House Oversight Committee Chairman introduces two bills inspired by D.C. workplace dysfunction

House Oversight Committee Chairman introduces two bills inspired by D.C. workplace dysfunction

Congresswoman Carolyn Maloney speaks during Governor Kathy

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As the U.S. House Committee on Oversight and Reform continues to explore workplace dysfunction within the Washington Commanding Officers organization, the committee chairman has identified two specific areas where a legislation would be useful, because of the lessons learned from the situation of the commanders.

On Friday, the Committee announced that Rep. Carolyn Maloney had introduced legislation to restrict the use of nondisclosure agreements in the context of employment. She also introduced a bill regarding the use of images obtained from employees in the course of their employment.

The two bills introduced today would set standards for employers to protect workers and encourage them to foster workplace cultures aimed at preventing – rather than concealing – misconduct,” Maloney said. “I strongly believe that those responsible for the culture of harassment and abuse among Washington commanders must be held accountable and that as lawmakers we must use our legislative powers to protect other employees from this gross misconduct.”

The Committee’s statement also contains a significant passage regarding the NFL’s failure to implement a recommendation made by Mary Jo White following the events that led to the abrupt sale of the Panthers.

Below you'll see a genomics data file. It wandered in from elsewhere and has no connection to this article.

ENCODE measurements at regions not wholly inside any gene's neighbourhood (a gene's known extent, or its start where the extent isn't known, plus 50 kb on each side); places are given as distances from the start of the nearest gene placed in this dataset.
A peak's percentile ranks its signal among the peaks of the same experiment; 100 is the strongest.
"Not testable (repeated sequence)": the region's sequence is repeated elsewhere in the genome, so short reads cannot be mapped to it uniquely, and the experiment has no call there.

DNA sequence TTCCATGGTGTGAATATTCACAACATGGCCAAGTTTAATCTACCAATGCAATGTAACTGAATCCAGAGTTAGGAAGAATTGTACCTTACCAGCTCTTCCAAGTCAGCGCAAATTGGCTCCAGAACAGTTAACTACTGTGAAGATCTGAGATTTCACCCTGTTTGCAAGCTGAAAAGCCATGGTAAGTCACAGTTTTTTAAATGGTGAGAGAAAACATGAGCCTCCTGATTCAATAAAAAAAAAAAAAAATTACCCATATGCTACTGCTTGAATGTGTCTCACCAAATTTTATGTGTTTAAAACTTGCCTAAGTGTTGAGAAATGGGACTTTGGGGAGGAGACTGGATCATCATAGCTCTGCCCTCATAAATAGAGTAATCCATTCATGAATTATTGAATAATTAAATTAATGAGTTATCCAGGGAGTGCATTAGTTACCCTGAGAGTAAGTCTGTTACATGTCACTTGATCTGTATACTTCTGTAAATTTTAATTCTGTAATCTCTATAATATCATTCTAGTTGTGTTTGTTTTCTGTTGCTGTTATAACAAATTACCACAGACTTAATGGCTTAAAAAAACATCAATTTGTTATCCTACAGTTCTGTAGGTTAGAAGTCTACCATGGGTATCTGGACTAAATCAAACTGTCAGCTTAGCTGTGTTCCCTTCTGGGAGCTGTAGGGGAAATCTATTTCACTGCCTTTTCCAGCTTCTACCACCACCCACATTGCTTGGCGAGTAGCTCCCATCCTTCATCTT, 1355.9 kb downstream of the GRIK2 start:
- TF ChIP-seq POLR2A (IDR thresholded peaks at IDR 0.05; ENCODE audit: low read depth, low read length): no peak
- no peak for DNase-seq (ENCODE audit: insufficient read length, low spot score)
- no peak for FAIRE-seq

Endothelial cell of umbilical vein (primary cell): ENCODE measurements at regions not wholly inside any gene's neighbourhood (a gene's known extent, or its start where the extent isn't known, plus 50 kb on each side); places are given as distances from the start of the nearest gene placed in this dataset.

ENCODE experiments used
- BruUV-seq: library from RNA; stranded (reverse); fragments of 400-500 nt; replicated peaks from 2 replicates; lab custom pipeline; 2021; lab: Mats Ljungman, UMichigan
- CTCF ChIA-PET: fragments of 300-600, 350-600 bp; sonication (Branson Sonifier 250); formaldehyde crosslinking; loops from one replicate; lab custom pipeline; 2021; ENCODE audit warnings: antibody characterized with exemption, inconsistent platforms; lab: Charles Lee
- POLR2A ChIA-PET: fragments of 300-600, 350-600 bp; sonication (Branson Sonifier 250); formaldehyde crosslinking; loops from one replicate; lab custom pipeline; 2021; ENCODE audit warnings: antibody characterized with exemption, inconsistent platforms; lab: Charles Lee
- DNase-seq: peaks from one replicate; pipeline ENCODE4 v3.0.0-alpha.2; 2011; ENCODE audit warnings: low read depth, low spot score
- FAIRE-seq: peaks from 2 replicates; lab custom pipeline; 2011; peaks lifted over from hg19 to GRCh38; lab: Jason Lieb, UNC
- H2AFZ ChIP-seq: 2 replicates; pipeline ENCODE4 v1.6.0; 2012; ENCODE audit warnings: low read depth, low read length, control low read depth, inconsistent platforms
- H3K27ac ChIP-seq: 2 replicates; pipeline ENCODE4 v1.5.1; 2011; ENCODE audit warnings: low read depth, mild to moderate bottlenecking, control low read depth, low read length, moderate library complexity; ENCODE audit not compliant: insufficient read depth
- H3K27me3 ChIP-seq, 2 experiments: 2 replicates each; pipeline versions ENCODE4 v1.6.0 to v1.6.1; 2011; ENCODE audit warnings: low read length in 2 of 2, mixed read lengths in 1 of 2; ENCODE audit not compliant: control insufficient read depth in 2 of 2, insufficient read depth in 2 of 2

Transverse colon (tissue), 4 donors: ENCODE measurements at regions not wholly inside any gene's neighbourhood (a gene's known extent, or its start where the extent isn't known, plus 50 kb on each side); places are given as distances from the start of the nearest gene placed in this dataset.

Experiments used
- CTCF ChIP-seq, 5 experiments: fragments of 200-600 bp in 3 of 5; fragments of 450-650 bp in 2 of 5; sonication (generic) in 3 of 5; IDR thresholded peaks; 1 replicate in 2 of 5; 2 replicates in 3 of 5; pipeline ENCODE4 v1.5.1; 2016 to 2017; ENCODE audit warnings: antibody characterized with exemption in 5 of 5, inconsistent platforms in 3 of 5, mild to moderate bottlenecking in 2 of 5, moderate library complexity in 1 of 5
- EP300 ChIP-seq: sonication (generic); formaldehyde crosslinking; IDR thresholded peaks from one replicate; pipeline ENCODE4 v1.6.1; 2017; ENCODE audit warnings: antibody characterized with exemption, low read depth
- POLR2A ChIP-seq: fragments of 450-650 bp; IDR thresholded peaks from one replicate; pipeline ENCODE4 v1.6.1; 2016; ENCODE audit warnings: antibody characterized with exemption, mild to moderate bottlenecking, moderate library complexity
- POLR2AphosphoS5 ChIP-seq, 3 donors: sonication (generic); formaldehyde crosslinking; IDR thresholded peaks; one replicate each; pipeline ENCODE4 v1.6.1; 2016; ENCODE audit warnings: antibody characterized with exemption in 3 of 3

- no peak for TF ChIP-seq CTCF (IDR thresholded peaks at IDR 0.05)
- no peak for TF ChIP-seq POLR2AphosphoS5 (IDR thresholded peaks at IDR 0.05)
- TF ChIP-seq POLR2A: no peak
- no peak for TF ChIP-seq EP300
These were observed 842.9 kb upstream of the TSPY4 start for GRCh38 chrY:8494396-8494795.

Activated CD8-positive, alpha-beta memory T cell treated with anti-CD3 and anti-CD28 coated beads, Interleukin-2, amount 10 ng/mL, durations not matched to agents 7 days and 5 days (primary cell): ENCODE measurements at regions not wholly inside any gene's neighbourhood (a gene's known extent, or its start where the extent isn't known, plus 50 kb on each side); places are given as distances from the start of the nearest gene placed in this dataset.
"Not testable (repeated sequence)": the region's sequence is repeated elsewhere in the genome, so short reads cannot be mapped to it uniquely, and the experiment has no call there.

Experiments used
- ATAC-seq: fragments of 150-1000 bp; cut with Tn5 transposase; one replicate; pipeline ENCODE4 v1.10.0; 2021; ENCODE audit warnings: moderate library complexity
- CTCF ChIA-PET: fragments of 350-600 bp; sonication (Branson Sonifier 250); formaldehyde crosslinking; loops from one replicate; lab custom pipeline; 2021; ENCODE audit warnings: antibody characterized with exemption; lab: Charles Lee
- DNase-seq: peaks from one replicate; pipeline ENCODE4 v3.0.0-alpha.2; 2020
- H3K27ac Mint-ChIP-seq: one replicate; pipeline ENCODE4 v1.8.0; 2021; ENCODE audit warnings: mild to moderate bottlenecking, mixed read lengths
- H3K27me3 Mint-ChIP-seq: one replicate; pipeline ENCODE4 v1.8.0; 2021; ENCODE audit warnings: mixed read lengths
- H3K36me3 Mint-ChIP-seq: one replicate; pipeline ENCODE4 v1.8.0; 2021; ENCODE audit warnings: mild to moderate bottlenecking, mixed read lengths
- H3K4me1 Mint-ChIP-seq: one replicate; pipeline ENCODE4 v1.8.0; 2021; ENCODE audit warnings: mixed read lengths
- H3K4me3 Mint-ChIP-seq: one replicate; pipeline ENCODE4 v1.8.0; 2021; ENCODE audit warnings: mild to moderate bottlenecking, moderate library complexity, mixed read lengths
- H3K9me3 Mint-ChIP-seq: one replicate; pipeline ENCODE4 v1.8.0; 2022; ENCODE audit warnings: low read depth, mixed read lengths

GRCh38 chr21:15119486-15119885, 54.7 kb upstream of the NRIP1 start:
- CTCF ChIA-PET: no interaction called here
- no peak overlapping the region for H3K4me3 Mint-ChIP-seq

“In 2018, following the NFL’s investigation into allegations of sexual harassment and discrimination against then-Carolina Panthers owner Jerry Richardson, the league did not implements an independent investigator’s recommendations to prohibit the use of nondisclosure agreements that “limit the reporting of potential violations or cooperation in League investigations under the Personal Conduct Policy,” said the committee. “As a result, NFL teams such as the Washington Commanders can still use NDAs to evade accountability and silence employees who have experienced or witnessed harassment and discrimination in the workplace.”

Presumably, the league admitted to the Committee within the limits of the ongoing investigation that White’s recommendation was not implemented. Previously, the league did not respond to questions about limiting the use of the NDA.

The Workplace Misconduct Liability Act, as the committee explained, “would protect against the abuse of NDAs by prohibiting employers from using these agreements to limit, prevent or interfere with the ability an employee to disclose harassment, discrimination, or retaliation to government agencies or Congress. The law would also create “uniform requirements for employers’ handling of workplace investigations and improve workplace awareness and transparency.” process for employees”.

The Professional Image Protection Act, according to the Committee, “would guard against misuse by employers of employee images and ensure that employees have a say in how and when their images are used for commercial purpose”. This bill stems from the alleged use of cheerleading footage by team executives.

For those who instinctively cry out, “Hasn’t Congress got better things to do?” when the House undertakes inquiries like this, Congress can indeed do several things at once. And these two bills become tangible examples of the potential evolution of labor law triggered by a specific investigation. to limit specific abuses that may occur in businesses across the country.

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